Educational institutions is where the different races got a chance to mix and be friends in pre-independence East Africa. Ngugi in his memoirs “Birth of a Dream Weaver” (2016) said that as a Kenyan this was the first chance he had got to befriend other races – Kenya being strictly separated as a colony unlike Uganda. (Uganda’s separation was more a state of mind. People kept their place, but were not compelled to.) He was delighted that when he put up his first play at Uganda’s National Theatre, several Asians volunteered to play roles in it.

Friends in Makerere took part in many group activities – the Makerere Jazz Club (where Nazareth was President). They hosted Louis Satchmo Armstrong when he visited Uganda 1960. (Ugandan weren’t used to autograph hunting at the time, but when some presented Satchmo with their autograph books, people grabbed any piece of paper to get one. Some even used Bronco toilet paper. (For the uninitiated, Bronco was not the soft toilet paper we have today. It was hard and could be written on. Many of us used it as tracing paper.)

There was the Elvis Presley fan club that was pretty popular too.


Mkapa was a popular man in Makerere. His friends nicknamed him “The Cat” a play on his name (paka = cat in Swahili).

Fast forward to 1995; Mkapa has just been elected President of Tanzania. Professor Nazareth wrote to Mkapa a few months later to congratulate him and renew their friendship.

To backtrack Professor Peter Nazareth had launched a university course entitled "Elvis As Anthology" in 1992 at the urging of an African American colleague from the University of Iowa? The course became a worldwide phenomenon with Nazareth interviewed on radio and TV in the US, Canada, Germany, Israel, Australia, Thailand… Nazareth intended it to be a one shot deal. It continued for over 20 years.

So in his letter to Mkapa he tells him about his Elvis course – “Are you interested in seeing some of it?” “Of course!” So Nazareth sends the course. A few months later Tanzania released Elvis stamps!!!


Which reminds us that behind famous people or icons are real people with sometimes simple likes as dislike. Mkapa’s tenure was not without controversy, but Tanzania came out better for him. Besides his economic prowness was the fact that he followed the example set by Tanzania’s first President, Julius Nyerere – two terms and you are out. This is something one rarely sees in the world today.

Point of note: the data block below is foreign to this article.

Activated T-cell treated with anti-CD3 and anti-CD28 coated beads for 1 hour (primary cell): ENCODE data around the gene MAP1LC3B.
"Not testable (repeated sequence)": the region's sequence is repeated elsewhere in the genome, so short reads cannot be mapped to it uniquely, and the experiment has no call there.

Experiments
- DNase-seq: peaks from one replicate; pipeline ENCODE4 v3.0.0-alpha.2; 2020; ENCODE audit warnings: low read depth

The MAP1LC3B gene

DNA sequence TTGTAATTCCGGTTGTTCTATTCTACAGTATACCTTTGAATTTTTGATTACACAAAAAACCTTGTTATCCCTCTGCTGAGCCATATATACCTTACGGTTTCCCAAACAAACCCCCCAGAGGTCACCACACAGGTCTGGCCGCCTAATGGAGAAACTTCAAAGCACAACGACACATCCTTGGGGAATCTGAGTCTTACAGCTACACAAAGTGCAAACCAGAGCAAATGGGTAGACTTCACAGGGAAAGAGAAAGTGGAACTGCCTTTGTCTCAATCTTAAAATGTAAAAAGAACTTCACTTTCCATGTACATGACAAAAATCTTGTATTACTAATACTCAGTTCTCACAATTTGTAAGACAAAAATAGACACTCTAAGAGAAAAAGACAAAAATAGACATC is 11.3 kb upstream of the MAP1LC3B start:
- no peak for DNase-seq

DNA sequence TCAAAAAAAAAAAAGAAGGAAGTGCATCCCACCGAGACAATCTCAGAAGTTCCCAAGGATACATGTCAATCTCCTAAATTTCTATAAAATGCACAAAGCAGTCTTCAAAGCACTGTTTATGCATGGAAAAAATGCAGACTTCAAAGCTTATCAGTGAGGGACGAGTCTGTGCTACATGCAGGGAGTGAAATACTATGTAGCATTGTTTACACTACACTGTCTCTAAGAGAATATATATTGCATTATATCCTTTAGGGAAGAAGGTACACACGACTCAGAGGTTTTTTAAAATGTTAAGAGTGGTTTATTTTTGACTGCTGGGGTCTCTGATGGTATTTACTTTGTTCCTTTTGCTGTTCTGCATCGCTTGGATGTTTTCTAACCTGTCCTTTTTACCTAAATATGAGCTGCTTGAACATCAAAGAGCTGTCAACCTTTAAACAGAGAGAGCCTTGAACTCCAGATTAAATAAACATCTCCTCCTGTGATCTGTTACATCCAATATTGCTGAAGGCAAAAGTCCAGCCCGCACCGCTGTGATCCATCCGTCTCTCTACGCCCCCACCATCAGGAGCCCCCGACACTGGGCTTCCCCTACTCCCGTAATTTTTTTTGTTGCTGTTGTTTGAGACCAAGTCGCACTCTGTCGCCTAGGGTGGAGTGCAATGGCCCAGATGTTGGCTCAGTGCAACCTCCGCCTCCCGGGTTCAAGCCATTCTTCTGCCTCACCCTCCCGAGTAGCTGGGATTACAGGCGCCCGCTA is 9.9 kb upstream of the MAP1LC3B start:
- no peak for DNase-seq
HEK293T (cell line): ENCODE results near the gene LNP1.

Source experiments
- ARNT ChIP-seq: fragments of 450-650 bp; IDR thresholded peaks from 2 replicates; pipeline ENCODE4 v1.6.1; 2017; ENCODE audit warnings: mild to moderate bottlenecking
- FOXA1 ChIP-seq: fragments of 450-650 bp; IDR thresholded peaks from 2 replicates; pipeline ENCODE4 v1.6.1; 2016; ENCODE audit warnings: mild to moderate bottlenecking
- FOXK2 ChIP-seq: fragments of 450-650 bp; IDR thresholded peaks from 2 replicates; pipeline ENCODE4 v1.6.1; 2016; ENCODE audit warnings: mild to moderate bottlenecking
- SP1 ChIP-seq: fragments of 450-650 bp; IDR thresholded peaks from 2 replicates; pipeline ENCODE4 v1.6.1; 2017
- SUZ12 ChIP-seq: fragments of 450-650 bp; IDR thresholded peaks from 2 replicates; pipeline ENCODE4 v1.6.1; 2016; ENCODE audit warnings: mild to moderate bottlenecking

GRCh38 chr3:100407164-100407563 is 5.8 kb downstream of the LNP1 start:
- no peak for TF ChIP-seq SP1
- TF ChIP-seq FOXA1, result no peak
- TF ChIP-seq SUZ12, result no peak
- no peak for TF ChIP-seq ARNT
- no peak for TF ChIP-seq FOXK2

Honorary Ben Mkapa RIP.



John Nazareth

28 July 2020

Jack Britto: batted like Hanif, played hockey like Dyan Chand

Jack Britto




Another St Pat’s Karachi sports superstar

I NEVER SAW Jack Britto in action. You could say he was before my time but in Africa those that knew of him spoke in awe. I had forgotten about him, but he kept popping up while I researched various cricket stories and more recently the Blaise D’Cunha story. I am indebted to his son Desmond for painting the following portrait of his illustrious father. St Pat’s High School was a brilliant nursery for budding sportsmen, especially in Cricket and Hockey. There were four brilliant cricketers in the making: Antao D’Souza, Wally Mathias (both played Cricket for Pakistan with distinction), Blaise D’Cunha and Jack Britto who graduated with honours in their various sports.


JACK BRITTO was one of a handful of talented sportsmen of the Karachi Goan Association  Gymkhana who reached the top position in their respective sports. His sporting career started in 1936. He showed early promise when playing for his alma mater St. Patrick’s High School where he excelled both at hockey and cricket. He brought fame and glory to his school. Jack always had a smiling face whether losing or winning. He also played badminton, table tennis and billiards with an equal amount of enthusiasm. Jack was a fine cricketer, wielding the willow in a style that was a treat to watch, to the delight of his enthusiastic supporters. In Jack, the Goans of Karachi were blessed with another true sportsman.